A year and a half ago, Atkin decided he wanted to turn his research into something actionable. In addition to urban planning, the Nottingham University-educated engineer is also interested in the Internet of things, the idea that inanimate objects will be able to digitally communicate with each other. He figured he could combine the two, and use digital connections to trigger parts of the urban landscape to respond to individuals.
Users would log into an app and check off the kinds of assistance they require. A sensor in their phone, key fob or fitness tracker would then signal to the lights or bollards that they were coming, and the structures would respond to their specific needs. People who don’t need a place to sit down won’t have to deal with benches taking up sidewalk space, because they’ll slide back into the bollards when they’re not in use. And, instead of having a walk light that pings loudly all the time, it’ll only make noise when someone with a visual impairment is nearby, making it less intrusive on the neighborhood.
Atkin, who worked with landscaping manufacturer Marshalls to develop the system, says the technology is ready to go and relatively easy to implement. The challenge is getting cities to change their infrastructure—whether that be adding bollards or adjusting traffic flow, which can incur costs that aren’t built into municipal budgets.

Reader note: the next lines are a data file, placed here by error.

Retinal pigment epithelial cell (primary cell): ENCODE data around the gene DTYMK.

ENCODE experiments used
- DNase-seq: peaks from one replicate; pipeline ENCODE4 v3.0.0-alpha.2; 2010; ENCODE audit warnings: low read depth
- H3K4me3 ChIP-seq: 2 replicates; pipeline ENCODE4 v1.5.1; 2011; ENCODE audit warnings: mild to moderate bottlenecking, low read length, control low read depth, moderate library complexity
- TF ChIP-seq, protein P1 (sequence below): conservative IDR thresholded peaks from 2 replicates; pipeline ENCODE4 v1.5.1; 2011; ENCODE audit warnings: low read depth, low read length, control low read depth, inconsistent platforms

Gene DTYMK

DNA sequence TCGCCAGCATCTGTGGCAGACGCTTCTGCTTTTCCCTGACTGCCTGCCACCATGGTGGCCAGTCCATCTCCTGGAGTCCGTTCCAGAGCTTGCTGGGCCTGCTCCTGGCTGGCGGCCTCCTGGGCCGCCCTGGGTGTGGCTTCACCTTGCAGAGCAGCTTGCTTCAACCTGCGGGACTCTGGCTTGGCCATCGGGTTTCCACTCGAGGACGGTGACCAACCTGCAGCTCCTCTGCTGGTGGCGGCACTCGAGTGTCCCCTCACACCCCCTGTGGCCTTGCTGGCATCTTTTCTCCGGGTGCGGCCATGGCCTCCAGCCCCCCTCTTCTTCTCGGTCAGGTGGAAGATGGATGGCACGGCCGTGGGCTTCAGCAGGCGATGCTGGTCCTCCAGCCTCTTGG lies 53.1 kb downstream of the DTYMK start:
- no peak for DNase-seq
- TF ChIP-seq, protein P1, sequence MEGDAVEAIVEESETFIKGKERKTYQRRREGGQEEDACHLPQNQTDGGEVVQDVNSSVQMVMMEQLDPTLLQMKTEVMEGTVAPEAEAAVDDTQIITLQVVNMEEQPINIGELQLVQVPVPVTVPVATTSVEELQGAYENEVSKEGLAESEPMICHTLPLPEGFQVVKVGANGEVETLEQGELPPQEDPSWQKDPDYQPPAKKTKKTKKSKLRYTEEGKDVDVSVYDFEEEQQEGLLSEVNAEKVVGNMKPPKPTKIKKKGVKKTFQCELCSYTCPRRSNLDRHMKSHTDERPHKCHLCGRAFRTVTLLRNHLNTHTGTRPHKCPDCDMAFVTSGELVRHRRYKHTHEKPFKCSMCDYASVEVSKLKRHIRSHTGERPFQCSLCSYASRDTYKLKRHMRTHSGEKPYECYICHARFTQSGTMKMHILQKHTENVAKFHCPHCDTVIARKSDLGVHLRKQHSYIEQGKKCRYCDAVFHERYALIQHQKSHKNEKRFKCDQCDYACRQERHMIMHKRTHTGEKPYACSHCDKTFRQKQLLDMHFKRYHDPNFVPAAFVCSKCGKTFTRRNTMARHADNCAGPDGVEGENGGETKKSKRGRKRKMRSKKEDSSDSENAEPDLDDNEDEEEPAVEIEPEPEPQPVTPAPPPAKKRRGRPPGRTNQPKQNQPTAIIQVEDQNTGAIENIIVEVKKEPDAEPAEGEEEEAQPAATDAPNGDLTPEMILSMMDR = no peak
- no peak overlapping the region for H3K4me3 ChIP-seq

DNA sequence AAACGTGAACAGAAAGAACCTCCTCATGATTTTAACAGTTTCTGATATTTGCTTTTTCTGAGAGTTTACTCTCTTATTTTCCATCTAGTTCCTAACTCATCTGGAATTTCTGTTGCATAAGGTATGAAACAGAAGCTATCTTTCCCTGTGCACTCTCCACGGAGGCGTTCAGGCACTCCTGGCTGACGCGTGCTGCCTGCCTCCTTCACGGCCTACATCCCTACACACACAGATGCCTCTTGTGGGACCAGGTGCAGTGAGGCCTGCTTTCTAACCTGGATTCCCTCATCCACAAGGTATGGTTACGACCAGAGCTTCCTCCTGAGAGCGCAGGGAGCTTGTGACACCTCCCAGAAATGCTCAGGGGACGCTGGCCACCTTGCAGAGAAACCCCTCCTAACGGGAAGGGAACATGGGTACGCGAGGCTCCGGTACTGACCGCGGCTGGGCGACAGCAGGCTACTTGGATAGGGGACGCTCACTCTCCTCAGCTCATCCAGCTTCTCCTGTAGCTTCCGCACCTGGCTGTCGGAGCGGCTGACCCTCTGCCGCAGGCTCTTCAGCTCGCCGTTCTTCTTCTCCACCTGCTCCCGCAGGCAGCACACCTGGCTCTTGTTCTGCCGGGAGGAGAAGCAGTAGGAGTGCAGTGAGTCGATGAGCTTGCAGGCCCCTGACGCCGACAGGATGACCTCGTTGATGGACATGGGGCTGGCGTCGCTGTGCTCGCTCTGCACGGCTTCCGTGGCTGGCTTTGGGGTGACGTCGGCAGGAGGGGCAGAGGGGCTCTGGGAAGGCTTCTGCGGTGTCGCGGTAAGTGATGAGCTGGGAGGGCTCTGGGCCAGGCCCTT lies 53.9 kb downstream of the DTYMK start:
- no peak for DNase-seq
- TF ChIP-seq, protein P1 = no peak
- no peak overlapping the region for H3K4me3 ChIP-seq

Some of the changes, like the variable traffic crossings, are particularly tricky, because they have cascading effects on the flow of traffic. Those crossings will likely have the biggest impact, but some of the smaller pieces, such as the bollards that turn into benches, are being implemented first. “It’s to do with what we can easily get our fingers into,” he says. “Technically connecting these things up is pretty easy.”
Atkin has been working on this project for a year and a half. He prototyped the bollards last March, at a Landscape Institute event, to see how they functioned in the wild and to dial in the range of the sensors, then developed final versions in October. The first ones have been installed in the Bloomsbury neighborhood of London as part of an exhibition put on by New London Architecture. It’s called “Never Mind the Bollards,” a Sex Pistols reference, which might imply that punk fans are getting older.
“There’s a lot of talk currently about smart cities, age-friendly communities and intelligent street furniture to help older and disabled people get around,” says Jeremy Myerson, a professor at the Royal College of Art in London. “This project is a real, practical manifestation of this thinking.”
The London Design Museum selected Atkin’s responsive street furniture as one of its Designs of the Year for 2015, after Myserson nominated the project for the award. The bollards, light posts and traffic crossings are on display there until August 23, for visitors, even the able-bodied, to try out.
Now, the system just needs to be stress-tested in the real world.
“Everyone seems quite excited about it, the challenge is figuring out who is actually going to implement it,” Atkin says. “Even if we only have one crossing connected, it can impact a lot of people in the area.”